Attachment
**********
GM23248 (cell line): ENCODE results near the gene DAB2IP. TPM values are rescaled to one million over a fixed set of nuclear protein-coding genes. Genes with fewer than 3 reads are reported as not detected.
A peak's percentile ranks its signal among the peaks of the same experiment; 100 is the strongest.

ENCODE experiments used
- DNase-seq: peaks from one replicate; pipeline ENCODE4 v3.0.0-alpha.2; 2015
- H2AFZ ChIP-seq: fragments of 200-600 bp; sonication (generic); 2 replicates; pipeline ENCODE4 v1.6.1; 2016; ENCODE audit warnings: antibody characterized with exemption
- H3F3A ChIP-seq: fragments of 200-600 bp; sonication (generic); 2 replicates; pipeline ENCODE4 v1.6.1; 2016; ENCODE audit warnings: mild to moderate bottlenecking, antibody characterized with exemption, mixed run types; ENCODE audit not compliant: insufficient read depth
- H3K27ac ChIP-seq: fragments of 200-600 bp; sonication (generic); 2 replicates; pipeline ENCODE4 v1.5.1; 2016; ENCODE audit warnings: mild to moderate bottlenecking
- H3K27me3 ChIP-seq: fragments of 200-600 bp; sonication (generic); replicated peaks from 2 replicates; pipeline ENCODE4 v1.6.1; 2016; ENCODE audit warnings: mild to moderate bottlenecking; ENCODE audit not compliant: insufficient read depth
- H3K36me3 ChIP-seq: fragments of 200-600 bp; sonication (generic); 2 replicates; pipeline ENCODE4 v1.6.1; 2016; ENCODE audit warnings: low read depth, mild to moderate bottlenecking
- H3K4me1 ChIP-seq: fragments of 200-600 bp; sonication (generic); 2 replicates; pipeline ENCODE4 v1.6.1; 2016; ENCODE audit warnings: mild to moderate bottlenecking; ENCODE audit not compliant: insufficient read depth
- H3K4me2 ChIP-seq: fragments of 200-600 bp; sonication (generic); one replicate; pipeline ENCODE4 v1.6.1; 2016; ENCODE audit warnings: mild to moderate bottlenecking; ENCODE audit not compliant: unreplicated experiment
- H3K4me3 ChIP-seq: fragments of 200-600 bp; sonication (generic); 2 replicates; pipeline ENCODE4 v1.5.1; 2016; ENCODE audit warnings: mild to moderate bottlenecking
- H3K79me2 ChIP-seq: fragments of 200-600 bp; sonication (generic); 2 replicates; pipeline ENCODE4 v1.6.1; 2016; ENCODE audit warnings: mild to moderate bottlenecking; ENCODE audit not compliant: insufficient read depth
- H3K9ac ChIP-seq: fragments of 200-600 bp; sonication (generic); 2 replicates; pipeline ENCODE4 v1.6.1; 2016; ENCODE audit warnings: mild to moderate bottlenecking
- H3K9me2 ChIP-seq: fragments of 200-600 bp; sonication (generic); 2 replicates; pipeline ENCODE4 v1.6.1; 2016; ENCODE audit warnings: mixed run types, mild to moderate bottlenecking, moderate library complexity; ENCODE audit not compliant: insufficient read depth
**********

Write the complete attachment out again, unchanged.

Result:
GM23248 (cell line): ENCODE results near the gene DAB2IP. TPM values are rescaled to one million over a fixed set of nuclear protein-coding genes. Genes with fewer than 3 reads are reported as not detected.
A peak's percentile ranks its signal among the peaks of the same experiment; 100 is the strongest.

ENCODE experiments used
- DNase-seq: peaks from one replicate; pipeline ENCODE4 v3.0.0-alpha.2; 2015
- H2AFZ ChIP-seq: fragments of 200-600 bp; sonication (generic); 2 replicates; pipeline ENCODE4 v1.6.1; 2016; ENCODE audit warnings: antibody characterized with exemption
- H3F3A ChIP-seq: fragments of 200-600 bp; sonication (generic); 2 replicates; pipeline ENCODE4 v1.6.1; 2016; ENCODE audit warnings: mild to moderate bottlenecking, antibody characterized with exemption, mixed run types; ENCODE audit not compliant: insufficient read depth
- H3K27ac ChIP-seq: fragments of 200-600 bp; sonication (generic); 2 replicates; pipeline ENCODE4 v1.5.1; 2016; ENCODE audit warnings: mild to moderate bottlenecking
- H3K27me3 ChIP-seq: fragments of 200-600 bp; sonication (generic); replicated peaks from 2 replicates; pipeline ENCODE4 v1.6.1; 2016; ENCODE audit warnings: mild to moderate bottlenecking; ENCODE audit not compliant: insufficient read depth
- H3K36me3 ChIP-seq: fragments of 200-600 bp; sonication (generic); 2 replicates; pipeline ENCODE4 v1.6.1; 2016; ENCODE audit warnings: low read depth, mild to moderate bottlenecking
- H3K4me1 ChIP-seq: fragments of 200-600 bp; sonication (generic); 2 replicates; pipeline ENCODE4 v1.6.1; 2016; ENCODE audit warnings: mild to moderate bottlenecking; ENCODE audit not compliant: insufficient read depth
- H3K4me2 ChIP-seq: fragments of 200-600 bp; sonication (generic); one replicate; pipeline ENCODE4 v1.6.1; 2016; ENCODE audit warnings: mild to moderate bottlenecking; ENCODE audit not compliant: unreplicated experiment
- H3K4me3 ChIP-seq: fragments of 200-600 bp; sonication (generic); 2 replicates; pipeline ENCODE4 v1.5.1; 2016; ENCODE audit warnings: mild to moderate bottlenecking
- H3K79me2 ChIP-seq: fragments of 200-600 bp; sonication (generic); 2 replicates; pipeline ENCODE4 v1.6.1; 2016; ENCODE audit warnings: mild to moderate bottlenecking; ENCODE audit not compliant: insufficient read depth
- H3K9ac ChIP-seq: fragments of 200-600 bp; sonication (generic); 2 replicates; pipeline ENCODE4 v1.6.1; 2016; ENCODE audit warnings: mild to moderate bottlenecking
- H3K9me2 ChIP-seq: fragments of 200-600 bp; sonication (generic); 2 replicates; pipeline ENCODE4 v1.6.1; 2016; ENCODE audit warnings: mixed run types, mild to moderate bottlenecking, moderate library complexity; ENCODE audit not compliant: insufficient read depth